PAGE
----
If you’ve been thinking about a surveillance camera system for your home or business, let our professional system designers take a look at your space and write up a risk-free quote.
You may know exactly what you want or just have a general idea. Either way, we can make recommendations, source products, install and support the system that’s right for you, start-to-finish.
Before we get started on designing a closed circuit television system for your home, business or property, here’s a few tips for figuring out what is right for your situation:
Assess Your Needs
Different businesses and homes have different needs for cameras. A credit union branch or casino will require a top-of-the-line CCTV system with dozens of high-resolution cameras while a nail salon or deli might only need one camera on the cash register and another on the front door. Some places will only need some dummy cameras, and a “protected by” sign. Even before getting a quotation, it’s important to ask questions like “What do I need from my CCTV system?” and “How will I be using it most?” Is this to help aid in the identification and prosecution of thieves? Is it to stand watch over areas with valuable equipment? Is it to check on your home when you’re away using a phone or tablet?
There may be some things that you absolutely cannot compromise. These are the reasons you’re actually buying the system, and anything else is secondary. For instance, you want to be able to see your front door camera on your TV when you hear the doorbell or you need to clearly see the denominations of bills at your point-of-sale. There may be other features that you’d like, but find out that they add more cost to the system than you were hoping to spend. License plate numbers can be immensely useful as evidence, but a single camera capable of that can cost as much as the rest of the system in most residences.
So how do you plan on using your system?
Once you understand your needs and budget, as well as the capabilities and limitations of camera technology, you’re well on your way to getting the most out of CCTV and you’re ready for the design phase.
Pinpoint Ideal Camera Positions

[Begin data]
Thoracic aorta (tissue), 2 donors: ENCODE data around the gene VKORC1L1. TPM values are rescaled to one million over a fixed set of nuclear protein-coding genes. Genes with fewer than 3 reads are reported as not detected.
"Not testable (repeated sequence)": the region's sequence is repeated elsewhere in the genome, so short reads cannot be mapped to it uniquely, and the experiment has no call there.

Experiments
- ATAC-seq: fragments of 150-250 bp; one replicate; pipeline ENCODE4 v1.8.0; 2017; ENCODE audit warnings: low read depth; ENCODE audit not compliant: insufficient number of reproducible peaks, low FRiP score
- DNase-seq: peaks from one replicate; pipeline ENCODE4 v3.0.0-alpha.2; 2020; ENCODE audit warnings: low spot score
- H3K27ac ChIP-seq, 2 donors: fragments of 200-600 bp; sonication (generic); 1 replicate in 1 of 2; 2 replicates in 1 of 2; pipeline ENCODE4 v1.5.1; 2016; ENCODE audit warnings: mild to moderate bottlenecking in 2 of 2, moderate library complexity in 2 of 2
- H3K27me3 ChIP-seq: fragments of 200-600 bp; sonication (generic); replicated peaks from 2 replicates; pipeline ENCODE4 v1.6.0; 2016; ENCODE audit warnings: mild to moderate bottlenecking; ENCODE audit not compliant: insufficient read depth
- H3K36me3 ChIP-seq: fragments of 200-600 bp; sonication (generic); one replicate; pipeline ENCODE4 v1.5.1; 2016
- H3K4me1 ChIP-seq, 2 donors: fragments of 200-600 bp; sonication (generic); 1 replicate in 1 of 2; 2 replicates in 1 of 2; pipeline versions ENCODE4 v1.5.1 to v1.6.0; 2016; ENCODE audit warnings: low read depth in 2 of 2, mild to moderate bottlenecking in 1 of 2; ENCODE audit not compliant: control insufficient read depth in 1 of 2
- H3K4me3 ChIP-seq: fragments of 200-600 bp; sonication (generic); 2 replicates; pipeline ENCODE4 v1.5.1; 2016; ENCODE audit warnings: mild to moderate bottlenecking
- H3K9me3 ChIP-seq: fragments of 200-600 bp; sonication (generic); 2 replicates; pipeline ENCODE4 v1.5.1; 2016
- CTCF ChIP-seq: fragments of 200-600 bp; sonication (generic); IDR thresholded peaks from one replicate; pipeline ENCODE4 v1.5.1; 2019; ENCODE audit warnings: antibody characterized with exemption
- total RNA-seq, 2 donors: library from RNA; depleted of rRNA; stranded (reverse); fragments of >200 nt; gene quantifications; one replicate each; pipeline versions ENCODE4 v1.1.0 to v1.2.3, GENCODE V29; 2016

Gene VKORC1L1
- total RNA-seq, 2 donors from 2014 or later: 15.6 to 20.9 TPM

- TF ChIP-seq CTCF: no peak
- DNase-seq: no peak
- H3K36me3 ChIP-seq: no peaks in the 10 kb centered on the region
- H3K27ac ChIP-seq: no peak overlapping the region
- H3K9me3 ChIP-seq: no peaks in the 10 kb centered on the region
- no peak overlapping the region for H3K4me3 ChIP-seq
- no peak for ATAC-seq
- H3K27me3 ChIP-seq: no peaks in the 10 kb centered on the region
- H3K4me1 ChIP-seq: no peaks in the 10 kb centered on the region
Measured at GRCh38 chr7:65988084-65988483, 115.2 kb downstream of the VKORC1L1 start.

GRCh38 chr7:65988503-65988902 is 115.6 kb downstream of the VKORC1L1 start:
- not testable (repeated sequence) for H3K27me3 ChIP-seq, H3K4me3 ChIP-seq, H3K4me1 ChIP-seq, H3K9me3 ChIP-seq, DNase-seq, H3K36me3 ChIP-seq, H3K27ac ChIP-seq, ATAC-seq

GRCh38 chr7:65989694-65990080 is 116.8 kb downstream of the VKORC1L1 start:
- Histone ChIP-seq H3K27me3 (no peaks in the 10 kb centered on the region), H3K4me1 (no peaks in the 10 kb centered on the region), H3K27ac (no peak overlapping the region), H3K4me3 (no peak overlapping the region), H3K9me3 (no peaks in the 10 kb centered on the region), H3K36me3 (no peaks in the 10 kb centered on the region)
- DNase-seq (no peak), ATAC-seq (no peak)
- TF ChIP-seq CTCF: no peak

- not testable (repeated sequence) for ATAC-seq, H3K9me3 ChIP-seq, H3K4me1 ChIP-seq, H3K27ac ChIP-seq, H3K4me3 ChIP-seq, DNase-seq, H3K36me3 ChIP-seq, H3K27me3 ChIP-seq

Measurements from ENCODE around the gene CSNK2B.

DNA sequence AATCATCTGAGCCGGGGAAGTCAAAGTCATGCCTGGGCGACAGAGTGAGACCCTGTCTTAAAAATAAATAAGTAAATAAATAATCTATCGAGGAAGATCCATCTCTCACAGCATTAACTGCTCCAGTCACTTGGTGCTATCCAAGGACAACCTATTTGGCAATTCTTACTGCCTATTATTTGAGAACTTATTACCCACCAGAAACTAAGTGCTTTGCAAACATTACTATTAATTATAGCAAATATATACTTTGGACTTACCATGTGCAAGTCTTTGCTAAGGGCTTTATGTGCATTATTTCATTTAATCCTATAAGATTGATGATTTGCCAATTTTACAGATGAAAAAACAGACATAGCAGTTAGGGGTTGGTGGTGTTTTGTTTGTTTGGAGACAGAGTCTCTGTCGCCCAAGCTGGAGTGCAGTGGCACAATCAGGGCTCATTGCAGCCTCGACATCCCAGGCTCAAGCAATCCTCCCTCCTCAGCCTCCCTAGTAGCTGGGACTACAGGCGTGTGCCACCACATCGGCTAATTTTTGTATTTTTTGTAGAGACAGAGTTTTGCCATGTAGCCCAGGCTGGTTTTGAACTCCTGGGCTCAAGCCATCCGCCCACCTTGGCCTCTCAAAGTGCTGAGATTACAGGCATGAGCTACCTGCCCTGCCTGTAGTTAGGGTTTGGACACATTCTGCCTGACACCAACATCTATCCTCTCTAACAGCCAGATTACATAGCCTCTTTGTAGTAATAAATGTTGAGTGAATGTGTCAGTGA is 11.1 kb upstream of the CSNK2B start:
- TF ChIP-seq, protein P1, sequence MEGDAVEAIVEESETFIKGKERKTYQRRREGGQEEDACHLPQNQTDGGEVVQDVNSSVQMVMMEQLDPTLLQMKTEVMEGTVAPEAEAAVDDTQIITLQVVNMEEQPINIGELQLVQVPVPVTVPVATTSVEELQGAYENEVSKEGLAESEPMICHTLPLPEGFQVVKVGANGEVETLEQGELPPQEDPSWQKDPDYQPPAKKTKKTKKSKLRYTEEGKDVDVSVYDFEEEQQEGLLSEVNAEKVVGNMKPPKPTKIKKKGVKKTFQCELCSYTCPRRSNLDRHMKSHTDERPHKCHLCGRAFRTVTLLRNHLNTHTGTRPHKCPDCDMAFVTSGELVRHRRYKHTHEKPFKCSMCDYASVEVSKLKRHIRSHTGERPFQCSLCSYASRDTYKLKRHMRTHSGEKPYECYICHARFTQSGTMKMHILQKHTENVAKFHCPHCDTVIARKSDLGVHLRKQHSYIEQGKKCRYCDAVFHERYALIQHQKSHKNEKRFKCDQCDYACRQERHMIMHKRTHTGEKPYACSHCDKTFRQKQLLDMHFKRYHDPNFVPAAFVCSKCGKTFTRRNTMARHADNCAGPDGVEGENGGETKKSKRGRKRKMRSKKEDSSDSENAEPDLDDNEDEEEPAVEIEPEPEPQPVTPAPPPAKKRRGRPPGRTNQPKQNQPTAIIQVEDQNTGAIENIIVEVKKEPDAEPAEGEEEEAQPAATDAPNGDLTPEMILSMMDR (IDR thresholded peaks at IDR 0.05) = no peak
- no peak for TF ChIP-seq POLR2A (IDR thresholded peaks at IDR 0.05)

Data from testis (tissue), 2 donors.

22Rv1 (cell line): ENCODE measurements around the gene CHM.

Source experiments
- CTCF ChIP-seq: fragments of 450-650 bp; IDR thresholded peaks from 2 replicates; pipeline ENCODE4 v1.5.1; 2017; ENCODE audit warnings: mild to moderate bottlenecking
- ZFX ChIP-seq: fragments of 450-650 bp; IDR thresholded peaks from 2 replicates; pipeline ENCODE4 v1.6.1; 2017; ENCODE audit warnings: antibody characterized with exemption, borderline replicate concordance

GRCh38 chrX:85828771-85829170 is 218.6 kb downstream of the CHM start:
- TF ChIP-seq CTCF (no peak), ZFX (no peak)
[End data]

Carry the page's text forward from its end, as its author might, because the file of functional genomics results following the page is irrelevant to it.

The worst time to find out your cameras system isn’t all it’s cracked up to be is when something bad happens. Law enforcement hard drives are full of grainy footage of crimes happening on poorly-designed camera systems and feature a lot of backs and tops of heads of distant people. A wide-angle shot of a crime happening right in front of a camera is often useless for investigation and prosecution, while a tight shot of someone hopping a gate where their face is visible for less than a second might be the key to the case. It is important to survey likely points of entry and other places where tight, detailed shots can be set up.
Choose the Right Cameras and Lenses
How do you figure the right camera and lens for the job? Many people purchase a DIY bundle from Costco or Fry’s. These kits generally have four cameras, all with the same wide lens. Wide lenses are good for getting a general overview of a situation, for instance recording a large area of a parking lot or lawn. Unfortunately, if the camera can see hundreds of square yards, dozens of cars, crowds of people, etc. it will not show much detail. These wide views are actually very useful for monitoring, for instance a full-time security guard watching a live view can see all sides of a building and watch multiple areas at once. Unfortunately, most camera systems are not being watched in real time by a person who can react to situations happening on camera. Recordings with wide lenses are largely useless for identification and facial recognition, because they do not give a clear image of the person (or vehicle) and will not be of much help in court.
Verifocal lenses allow cameras to focus on choke-points and other places where faces, tattoos, clothing logos and other identifying features can be recorded, and they allow for complete control of the compromise between viewing a lot of space and viewing a lot of detail.
Higher resolution cameras, such as HD-SDI cameras and IP cameras with resolutions above 1 megapixel are a good way to help with the compromise of showing large areas vs. capturing fine detail. Areas of the image can be zoomed in on for clarity, both in the live view and when looking at recordings. Higher resolution video signals contain more data than lower resolutions and because of this, more hard drive space is required to capture the same duration of video.